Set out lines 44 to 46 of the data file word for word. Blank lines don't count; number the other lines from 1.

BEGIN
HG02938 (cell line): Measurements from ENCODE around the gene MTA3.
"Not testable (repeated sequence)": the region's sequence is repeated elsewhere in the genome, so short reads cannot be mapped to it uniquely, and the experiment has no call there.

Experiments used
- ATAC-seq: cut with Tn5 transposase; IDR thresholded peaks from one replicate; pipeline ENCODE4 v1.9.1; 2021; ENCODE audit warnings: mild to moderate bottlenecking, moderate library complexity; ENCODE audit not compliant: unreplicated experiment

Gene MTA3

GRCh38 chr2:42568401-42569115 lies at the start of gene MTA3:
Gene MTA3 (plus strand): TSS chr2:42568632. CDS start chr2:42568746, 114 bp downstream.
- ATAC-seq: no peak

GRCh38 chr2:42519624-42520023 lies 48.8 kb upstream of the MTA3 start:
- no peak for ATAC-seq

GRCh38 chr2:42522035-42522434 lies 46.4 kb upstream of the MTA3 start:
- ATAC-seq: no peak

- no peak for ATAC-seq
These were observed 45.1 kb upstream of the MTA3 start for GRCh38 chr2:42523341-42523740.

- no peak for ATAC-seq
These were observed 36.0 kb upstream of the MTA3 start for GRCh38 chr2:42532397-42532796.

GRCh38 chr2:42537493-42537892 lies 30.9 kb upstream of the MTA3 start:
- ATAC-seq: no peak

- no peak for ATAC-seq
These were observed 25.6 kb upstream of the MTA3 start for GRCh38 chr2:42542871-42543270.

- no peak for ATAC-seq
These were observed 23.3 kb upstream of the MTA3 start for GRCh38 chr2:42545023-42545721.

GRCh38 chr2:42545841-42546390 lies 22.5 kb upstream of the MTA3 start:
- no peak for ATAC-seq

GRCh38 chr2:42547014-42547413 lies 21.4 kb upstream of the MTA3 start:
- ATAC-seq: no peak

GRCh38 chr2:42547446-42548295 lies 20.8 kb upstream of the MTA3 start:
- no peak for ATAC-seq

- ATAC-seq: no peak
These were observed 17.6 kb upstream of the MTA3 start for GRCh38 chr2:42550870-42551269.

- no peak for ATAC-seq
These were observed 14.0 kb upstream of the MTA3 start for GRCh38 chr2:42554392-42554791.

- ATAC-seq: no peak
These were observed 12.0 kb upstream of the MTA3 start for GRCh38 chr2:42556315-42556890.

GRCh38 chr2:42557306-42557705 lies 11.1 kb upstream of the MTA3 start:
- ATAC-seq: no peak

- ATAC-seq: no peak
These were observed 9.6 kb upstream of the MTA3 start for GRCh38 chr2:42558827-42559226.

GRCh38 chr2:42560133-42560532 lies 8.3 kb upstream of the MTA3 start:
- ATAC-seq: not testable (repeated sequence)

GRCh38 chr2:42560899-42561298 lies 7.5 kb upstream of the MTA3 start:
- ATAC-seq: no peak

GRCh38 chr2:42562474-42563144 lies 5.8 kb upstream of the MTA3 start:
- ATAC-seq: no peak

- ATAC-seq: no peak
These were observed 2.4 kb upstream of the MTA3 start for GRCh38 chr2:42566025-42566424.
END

- ATAC-seq: no peak

- ATAC-seq: no peak
These were observed 2.4 kb upstream of the MTA3 start for GRCh38 chr2:42566025-42566424.